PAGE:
I love planning, organizing, and cataloging — and I think most people do (hence the popularity of tools like Pinterest!). This week I’ve got that tutorial that I promised early on in the life of this blog detailing how to create a style guide with Evernote. I created a style guide for my mother to help guide her on her path to finding kick-ass personal style.
It’s been a long time since my mom updated her look, let alone considered giving herself the much deserved attention required to do so. She’s a hardworking single mother of two college-aged daughters. She moved to a new city just a few years ago and hasn’t had time or energy to really explore and meet new people. She’s about to go back to school for a graduate degree, and with all this change whipping up her world — now seemed as good a time as any to change her look and find her style. But she needed help!
Like many busy women (and men for that matter) the stress of figuring out where to begin and what fits and what she likes was overwhelming her. She had the habit of buying clothes simply because they were on sale. Her closet was stuffed, but when I investigated it I could find little to make an outfit from. So this style guide is a starting point for her — a living document of her quest. It begins with doing a color analysis based on her skin tone, hair, and eyes so that she can figure out which colors work best for her (and only buy clothes in that color family).
Then I asked her who her style icons were, and what she liked about each of them. She came up with Audrey Hepburn and Diane Keaton. She loved the classic, simple, and sophisticated looks that both women embraced. With these ideas in mind, and knowing her body type I set off to gather pictures and set rules and guidelines for each major piece of a basic wardrobe: undergarments, tees/camis, tops/blouses, jeans, skirts, shorts, dresses, jackets/blazers, shoes, and accessories. To organize the style guide, I created individual notes for each major category, tagged each note with relevant tags, and grouped them under one notebook: Kathy’s Style Guide that you can see here.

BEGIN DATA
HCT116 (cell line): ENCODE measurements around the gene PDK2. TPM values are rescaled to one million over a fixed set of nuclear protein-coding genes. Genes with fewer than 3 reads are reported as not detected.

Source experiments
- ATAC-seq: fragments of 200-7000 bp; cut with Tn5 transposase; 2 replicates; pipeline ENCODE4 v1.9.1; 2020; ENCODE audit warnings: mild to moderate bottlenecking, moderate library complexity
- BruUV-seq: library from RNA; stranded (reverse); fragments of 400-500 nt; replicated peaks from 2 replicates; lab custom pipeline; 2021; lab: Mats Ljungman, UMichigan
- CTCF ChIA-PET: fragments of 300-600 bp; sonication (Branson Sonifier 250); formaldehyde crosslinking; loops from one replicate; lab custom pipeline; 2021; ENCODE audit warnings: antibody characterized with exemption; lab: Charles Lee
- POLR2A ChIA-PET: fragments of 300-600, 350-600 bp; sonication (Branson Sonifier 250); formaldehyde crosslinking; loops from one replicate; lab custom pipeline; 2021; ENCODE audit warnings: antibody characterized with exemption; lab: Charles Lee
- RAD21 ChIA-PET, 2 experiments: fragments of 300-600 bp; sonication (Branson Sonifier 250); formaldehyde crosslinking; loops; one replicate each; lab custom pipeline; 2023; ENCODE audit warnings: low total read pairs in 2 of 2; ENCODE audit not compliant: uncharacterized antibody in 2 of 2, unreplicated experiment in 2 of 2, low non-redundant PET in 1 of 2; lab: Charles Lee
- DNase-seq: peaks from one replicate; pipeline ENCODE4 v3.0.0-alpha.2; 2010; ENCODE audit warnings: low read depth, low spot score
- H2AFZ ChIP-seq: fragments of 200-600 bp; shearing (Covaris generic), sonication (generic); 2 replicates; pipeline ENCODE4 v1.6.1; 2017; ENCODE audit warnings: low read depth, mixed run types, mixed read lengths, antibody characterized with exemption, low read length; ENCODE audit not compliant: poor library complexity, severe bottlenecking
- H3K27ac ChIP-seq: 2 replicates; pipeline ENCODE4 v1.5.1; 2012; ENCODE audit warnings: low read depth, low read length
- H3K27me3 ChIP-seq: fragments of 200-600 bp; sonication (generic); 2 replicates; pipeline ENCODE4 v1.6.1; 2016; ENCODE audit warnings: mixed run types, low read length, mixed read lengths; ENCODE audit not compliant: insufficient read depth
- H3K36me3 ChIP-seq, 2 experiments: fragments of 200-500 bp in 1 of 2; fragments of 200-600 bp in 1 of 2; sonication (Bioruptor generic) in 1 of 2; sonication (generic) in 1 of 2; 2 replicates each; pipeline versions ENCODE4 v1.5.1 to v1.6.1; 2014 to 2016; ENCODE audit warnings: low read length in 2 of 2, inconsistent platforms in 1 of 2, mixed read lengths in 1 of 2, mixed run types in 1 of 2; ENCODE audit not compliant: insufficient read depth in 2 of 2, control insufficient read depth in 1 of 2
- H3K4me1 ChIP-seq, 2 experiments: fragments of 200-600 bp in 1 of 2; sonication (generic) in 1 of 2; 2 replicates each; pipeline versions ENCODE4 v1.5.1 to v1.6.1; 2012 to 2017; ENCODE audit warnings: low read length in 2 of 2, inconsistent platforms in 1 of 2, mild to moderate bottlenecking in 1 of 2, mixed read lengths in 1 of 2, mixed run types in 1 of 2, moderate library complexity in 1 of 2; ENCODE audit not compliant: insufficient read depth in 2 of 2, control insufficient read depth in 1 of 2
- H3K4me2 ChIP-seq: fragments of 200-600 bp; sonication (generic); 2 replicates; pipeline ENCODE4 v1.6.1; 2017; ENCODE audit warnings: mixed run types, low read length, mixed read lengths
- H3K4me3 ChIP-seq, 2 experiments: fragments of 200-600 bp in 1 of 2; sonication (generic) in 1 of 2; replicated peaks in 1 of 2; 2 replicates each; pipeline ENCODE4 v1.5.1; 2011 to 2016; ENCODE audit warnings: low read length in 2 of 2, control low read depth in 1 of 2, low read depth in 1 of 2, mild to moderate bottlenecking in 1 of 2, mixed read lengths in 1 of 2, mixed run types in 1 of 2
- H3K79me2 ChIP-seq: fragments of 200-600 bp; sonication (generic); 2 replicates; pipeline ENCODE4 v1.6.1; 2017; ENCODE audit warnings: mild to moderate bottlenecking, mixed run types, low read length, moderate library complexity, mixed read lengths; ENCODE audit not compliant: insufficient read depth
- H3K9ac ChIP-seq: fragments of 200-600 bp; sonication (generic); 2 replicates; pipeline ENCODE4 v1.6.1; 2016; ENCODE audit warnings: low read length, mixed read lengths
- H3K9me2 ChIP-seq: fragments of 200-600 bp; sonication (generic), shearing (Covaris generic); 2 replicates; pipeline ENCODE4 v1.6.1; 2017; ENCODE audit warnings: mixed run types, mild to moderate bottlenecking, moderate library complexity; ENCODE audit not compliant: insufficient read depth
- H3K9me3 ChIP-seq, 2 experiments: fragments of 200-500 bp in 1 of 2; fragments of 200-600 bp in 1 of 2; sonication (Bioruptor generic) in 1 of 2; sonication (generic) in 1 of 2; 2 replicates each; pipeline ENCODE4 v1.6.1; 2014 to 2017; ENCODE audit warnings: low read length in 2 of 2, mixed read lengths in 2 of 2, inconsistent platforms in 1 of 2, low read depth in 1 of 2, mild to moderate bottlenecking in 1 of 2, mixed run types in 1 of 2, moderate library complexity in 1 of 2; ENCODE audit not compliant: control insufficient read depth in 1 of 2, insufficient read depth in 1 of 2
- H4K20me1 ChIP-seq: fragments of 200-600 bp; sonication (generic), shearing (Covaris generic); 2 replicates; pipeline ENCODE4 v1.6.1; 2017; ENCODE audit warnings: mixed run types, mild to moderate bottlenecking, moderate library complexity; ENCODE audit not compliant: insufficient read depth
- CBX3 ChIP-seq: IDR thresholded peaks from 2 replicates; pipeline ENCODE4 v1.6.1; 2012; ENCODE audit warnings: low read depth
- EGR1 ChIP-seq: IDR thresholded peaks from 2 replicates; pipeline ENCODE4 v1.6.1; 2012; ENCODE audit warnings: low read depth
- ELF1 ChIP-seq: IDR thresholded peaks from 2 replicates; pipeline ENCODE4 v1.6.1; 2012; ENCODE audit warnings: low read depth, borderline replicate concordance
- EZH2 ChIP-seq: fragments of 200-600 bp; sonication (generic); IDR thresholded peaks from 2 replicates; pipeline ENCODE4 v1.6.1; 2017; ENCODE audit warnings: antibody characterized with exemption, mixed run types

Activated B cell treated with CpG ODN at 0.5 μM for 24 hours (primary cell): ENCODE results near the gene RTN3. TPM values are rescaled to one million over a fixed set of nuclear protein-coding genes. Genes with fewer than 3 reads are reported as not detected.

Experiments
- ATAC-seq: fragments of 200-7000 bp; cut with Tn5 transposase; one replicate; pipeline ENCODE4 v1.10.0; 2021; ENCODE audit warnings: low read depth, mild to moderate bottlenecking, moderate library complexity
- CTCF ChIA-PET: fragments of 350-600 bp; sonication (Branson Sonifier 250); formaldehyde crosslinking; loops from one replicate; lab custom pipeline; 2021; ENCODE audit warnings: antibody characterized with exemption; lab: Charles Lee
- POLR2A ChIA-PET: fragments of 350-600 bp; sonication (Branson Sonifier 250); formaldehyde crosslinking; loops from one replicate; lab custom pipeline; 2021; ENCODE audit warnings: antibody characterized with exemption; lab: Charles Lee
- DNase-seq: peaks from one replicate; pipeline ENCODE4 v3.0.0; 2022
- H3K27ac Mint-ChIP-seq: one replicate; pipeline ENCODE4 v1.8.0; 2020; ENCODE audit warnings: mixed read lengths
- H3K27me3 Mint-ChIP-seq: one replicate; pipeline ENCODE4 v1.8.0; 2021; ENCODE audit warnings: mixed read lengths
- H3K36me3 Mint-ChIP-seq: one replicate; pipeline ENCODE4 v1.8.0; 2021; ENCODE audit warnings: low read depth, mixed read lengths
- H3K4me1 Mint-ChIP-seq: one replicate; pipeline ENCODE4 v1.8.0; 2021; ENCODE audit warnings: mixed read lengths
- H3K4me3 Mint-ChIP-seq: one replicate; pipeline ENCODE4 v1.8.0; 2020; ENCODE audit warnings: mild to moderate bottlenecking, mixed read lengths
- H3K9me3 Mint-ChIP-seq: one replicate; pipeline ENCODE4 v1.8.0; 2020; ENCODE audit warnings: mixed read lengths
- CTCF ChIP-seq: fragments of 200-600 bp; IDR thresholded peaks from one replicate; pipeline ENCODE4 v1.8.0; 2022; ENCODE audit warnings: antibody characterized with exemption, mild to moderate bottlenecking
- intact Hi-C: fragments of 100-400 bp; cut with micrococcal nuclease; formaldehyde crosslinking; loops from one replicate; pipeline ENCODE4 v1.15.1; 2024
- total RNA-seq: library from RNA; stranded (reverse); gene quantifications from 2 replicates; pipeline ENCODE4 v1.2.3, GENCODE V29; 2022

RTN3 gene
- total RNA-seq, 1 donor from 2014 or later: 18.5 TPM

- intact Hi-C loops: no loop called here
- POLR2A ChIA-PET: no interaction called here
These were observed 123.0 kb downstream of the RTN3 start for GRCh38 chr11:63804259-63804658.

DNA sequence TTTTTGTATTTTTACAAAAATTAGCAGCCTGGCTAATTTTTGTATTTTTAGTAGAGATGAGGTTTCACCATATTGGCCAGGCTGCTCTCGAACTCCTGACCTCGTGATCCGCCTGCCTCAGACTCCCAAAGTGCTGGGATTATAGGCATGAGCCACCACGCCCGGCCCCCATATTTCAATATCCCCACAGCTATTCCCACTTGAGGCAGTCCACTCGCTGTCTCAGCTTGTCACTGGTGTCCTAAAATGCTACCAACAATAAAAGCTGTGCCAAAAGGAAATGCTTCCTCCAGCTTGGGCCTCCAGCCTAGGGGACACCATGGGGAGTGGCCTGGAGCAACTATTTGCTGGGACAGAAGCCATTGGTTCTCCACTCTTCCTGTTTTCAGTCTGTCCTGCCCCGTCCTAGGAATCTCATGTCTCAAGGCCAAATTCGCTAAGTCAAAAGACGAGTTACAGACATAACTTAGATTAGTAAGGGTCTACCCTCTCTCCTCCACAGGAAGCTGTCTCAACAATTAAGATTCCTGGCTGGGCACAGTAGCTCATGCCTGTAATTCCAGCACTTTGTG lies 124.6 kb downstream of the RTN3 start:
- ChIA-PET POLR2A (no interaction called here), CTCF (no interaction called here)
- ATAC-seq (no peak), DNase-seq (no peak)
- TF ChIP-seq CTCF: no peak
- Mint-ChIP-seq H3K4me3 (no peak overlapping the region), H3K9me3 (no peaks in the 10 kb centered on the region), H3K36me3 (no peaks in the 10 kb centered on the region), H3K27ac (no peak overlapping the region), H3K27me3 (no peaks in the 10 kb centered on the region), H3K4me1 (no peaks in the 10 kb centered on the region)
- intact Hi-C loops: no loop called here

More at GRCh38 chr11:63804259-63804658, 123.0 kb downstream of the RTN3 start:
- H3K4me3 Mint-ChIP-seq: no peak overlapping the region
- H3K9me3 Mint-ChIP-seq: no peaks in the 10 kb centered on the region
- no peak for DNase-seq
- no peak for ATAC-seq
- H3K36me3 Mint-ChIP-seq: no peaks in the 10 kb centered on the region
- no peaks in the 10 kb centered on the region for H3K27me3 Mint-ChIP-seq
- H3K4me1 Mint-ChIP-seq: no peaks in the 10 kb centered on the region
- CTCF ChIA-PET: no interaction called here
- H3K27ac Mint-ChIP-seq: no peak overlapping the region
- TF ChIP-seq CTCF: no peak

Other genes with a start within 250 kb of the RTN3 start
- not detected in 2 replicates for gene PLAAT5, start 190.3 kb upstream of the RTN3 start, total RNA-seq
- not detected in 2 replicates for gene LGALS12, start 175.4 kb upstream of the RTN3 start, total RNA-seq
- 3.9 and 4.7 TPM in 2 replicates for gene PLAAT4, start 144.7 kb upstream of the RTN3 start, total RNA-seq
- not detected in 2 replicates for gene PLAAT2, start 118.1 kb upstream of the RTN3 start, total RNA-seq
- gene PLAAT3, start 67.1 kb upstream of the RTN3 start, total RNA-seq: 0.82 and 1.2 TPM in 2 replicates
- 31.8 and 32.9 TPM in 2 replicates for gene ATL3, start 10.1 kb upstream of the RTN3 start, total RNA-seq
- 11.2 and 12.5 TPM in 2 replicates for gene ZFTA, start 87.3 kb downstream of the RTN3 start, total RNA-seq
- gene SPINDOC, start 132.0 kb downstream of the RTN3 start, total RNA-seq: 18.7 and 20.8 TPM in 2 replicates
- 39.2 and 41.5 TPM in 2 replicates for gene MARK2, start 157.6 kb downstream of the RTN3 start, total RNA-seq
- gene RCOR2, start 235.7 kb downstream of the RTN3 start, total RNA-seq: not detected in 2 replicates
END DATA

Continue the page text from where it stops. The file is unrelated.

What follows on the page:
The great thing about using Evernote to create a style guide is that the program is compatible on computer or mobile device, and is easily synced between devices. So she can be shopping and access this notebook from her iPhone to make sure she is following the basic rules and sticking to her wardrobe plan! She can also take pictures of her existing pieces and outfits that she loves and catalog them in her notebook — making sure she avoids buying the same things over and over, and to make dressing for presentations, meetings, or dates stress-free!
To create your own style guide using Evernote simply:
- Download the free Evernote App for your computer or mobile device here.
- Create a notebook titled “Your Name’s Style Guide” or whatever you like really.
- Add a new note, and record the results of your wardrobe color quiz if you don’t know which colors work for you.
- Add a new note for each style icon that inspires you, and include pictures or key pieces that define that person’s style. It also would be useful to add any style boards, articles, or photos you have saved that define your style (or what you want your style to be) like the style boards we’ve been posting here on Y&L!
- Create a new note for each wardrobe category. I recommend having notes for at least the following: undergarments, tees/camis, blouses/tops, jackets/blazers, jeans, shorts, skirts, dresses, shoes, and accessories.
- For each wardrobe category find pictures or examples of pieces that are within your color scheme, appropriate for your body type, and fit into your personal style preferences. Consider adding rules to remember about what to avoid or look for when buying certain pieces. You can look at the examples I created for my mom in her style guide for ideas. But be creative and have fun with it!
- Consider adding a notebook for each major occasion that you dress for and take pictures of outfits you love to keep track of what works in your wardrobe.
- Keep a catalog of each piece in your wardrobe to prevent buying duplicates or similar items, or so you can easily see if that new top you are thinking of buying will work with the skirt in your closet.
- Publish your notebook, or at least sync it to a mobile device you will be carrying around with you!
- Update and play with it frequently!
What do you think of this tutorial? Let us know if you use Evernote to create a style guide — better yet share your notebook with us! How do you organize your style and fashion ideas?